Bureaucrcy, History, How Things Work, Ism's, Natural Law, Teaching

Fascism vs Communism, First Principles, Getting the Understanding Straight

Unlike Communism, which was the love child of Karl Marx and Friedrich Engels, Fascism had no real solid parentage, just a mishmash of European social thinking.

Americans are ordinary people, created on the principle that ordinary people have the sense to know how to pursue “life, liberty and happiness” without the help (or permission) of government, and with the ability to make and distribute things (which we call “business” here in America) better than government. Thus, it only stands to reason that ordinary people know best what a government should be able do for the people, and also what it should not be allowed to do, and told to stay away from…

…and that is the contract the People created with the Government it created in 1787.

A lot of people today don’t know this is how America got started in the first place, or that this had remained the rule until only fairly recently.

Or that it always worked.

But for the past century, starting with Woodrow Wilson, the government class had starting to chip away at that simple rule, believing government could do things better in all sorts of pursuits….beyond ordinary people’s ability to understand. In order to do this it first needed to move power away from the states, where the US Constitution said those powers resided exclusively (10th Amendment) unless “specifically delegated” to the government, and move them to Washington.

In the beginning this process was slow, in part because America was so huge. The “process” went by several names over the years, 1897-1960, from Progressivism to various varieties of Liberalism. But each modification added the additional odor of “socialism” to the recipe, which had become a favorite among the European democracies even before World War I, and certainly after, once their royal king-system finally died. Management of state affairs was finally handed over directly “to the people” of those countries…only through an assembly system much like that found in Britain’s Parliament and America’s Congress, only¬† not dissimilar to the type of top-down government the people had always known under the royals. In short, the people lived under a ruling assembly of elected officials, instead of nobility, but with the key word still being “ruling”. Rank and power just came in pin-striped suits.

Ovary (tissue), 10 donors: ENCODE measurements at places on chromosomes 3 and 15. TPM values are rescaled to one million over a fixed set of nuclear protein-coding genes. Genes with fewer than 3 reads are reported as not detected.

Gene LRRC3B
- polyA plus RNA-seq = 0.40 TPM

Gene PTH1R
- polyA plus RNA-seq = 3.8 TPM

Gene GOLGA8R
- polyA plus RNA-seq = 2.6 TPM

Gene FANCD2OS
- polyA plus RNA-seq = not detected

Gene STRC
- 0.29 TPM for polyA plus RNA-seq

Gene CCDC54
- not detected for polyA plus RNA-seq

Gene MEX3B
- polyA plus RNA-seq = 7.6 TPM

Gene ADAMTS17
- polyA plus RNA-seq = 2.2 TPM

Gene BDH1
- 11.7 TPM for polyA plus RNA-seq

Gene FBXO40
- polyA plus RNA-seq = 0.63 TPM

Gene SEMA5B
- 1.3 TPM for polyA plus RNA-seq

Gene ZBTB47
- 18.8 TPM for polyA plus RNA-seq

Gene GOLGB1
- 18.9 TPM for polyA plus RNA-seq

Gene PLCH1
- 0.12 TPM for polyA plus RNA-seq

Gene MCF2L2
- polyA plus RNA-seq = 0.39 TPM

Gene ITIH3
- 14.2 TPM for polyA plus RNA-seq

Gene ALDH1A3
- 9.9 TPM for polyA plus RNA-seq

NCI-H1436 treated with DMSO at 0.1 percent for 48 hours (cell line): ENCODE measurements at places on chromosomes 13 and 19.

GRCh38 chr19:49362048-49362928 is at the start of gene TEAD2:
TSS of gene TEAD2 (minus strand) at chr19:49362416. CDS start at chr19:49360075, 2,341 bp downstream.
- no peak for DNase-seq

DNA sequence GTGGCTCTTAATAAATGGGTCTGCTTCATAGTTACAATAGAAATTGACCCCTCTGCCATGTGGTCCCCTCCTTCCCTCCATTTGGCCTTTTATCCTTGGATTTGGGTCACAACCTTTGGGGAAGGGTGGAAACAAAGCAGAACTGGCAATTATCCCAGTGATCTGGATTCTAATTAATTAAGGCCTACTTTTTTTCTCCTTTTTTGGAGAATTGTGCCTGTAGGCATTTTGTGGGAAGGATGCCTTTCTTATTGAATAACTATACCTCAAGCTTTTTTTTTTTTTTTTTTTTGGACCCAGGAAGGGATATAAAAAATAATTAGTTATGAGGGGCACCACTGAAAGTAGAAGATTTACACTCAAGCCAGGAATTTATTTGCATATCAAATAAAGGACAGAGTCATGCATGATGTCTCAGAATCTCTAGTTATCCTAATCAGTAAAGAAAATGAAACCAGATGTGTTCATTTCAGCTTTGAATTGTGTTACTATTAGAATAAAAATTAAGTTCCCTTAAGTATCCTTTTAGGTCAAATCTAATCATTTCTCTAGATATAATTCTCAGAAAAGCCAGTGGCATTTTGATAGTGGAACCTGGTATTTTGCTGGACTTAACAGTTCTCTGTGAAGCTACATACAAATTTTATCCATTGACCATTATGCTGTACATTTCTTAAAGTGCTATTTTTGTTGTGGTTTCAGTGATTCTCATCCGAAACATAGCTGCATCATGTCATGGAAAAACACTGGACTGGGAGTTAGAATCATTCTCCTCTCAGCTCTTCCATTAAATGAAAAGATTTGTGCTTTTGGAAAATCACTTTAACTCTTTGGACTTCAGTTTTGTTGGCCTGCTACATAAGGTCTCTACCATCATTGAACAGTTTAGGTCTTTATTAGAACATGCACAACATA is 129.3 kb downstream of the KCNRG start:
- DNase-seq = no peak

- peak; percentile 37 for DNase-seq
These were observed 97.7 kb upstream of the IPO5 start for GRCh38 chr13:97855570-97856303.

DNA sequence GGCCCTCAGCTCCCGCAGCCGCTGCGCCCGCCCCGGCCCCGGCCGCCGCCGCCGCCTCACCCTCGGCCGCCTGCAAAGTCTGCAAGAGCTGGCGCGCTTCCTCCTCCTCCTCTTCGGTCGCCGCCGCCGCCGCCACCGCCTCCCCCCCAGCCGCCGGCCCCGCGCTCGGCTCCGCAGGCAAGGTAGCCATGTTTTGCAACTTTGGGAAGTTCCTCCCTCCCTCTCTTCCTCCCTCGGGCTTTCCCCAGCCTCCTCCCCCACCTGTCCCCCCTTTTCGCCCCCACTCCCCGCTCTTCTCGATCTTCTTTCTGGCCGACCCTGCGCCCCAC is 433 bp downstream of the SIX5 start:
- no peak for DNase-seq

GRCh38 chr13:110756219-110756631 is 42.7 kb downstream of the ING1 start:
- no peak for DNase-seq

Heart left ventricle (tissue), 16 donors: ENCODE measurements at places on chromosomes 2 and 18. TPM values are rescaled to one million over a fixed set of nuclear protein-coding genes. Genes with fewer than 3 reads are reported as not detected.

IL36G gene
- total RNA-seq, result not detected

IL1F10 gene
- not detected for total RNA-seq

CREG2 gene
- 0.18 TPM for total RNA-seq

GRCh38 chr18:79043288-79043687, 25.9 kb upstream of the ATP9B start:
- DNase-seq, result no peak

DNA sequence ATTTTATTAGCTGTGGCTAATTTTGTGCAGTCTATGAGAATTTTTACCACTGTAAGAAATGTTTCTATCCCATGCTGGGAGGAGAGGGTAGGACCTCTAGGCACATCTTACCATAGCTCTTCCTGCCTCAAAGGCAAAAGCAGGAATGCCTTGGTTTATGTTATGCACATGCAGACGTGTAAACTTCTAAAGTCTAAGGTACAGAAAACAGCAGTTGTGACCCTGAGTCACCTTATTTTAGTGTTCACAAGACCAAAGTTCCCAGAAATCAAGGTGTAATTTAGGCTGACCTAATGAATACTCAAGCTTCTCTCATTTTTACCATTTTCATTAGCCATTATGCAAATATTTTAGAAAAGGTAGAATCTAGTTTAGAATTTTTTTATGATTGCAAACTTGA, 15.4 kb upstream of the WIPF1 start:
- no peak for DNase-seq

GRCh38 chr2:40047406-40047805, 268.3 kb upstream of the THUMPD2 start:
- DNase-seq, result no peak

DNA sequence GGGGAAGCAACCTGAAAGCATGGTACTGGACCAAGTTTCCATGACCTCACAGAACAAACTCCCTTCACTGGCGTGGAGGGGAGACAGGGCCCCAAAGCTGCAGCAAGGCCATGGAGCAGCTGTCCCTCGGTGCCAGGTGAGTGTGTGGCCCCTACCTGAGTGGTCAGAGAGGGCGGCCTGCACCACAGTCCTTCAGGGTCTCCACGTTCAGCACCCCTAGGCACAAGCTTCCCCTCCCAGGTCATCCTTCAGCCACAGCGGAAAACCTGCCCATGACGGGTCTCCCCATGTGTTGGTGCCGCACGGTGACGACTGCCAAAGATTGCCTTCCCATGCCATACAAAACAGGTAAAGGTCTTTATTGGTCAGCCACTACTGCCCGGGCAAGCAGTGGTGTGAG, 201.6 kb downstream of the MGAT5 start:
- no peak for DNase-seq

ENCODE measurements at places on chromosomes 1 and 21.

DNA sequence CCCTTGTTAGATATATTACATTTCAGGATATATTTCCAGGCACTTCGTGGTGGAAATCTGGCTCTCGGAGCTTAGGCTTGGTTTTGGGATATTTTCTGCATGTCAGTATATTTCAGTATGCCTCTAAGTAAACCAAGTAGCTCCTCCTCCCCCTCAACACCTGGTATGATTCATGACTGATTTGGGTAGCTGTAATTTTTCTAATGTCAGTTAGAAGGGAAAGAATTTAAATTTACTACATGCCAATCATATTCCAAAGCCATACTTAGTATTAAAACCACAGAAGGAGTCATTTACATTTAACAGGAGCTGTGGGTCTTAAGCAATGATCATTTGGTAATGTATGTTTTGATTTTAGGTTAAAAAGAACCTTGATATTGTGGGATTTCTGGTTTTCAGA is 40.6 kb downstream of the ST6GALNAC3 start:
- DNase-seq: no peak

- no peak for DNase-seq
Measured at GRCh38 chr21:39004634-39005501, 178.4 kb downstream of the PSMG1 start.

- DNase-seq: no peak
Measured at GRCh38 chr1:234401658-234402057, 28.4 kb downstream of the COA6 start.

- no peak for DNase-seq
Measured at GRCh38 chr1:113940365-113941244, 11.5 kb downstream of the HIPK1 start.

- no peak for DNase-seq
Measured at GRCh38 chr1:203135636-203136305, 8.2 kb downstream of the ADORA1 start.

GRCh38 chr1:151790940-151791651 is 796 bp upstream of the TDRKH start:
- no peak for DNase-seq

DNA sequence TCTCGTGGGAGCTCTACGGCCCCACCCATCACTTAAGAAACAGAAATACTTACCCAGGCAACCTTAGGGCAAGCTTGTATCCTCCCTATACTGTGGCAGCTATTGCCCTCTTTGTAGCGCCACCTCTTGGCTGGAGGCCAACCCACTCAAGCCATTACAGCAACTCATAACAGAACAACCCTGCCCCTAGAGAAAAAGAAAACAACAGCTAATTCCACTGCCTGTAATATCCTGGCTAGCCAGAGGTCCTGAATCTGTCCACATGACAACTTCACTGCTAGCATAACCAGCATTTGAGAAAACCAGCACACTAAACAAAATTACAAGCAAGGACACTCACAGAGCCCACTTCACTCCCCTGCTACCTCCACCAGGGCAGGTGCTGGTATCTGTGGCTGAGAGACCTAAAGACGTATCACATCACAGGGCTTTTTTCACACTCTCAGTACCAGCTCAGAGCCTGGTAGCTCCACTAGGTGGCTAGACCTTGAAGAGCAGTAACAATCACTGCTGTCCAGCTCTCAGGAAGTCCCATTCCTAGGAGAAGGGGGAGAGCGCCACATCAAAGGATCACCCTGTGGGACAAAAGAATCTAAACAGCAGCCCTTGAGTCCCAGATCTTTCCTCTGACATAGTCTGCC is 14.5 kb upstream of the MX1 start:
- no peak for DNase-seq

America had no part in this, especially since the late 19th Century, since it had far out-distanced the Europeans in just about every economic and industrial endeavor. But a kind of penis-envy arose from both sides; first, the Europeans, of America’s wealth, which was often built by the trash they had swept out from their gutters to come to America, and from America who was a little embarrassed by its low-born wealthy, especially at the way the Europeans mocked them for being without real class when they came abroad.

It was in this late 19th Century that these ultra-rich “robber barons” (as they were called) began sending their children to Europe to study under the notion that America was no fit place to educate a child of true class. And those children brought back from Oxford, Cambridge, the Sorbonne, and Berlin a bucket-load of condescending attitudes for their lessers, which has continued unabated, as well as learning a potful of swear words in foreign languages that no one in America knew were being sworn at them.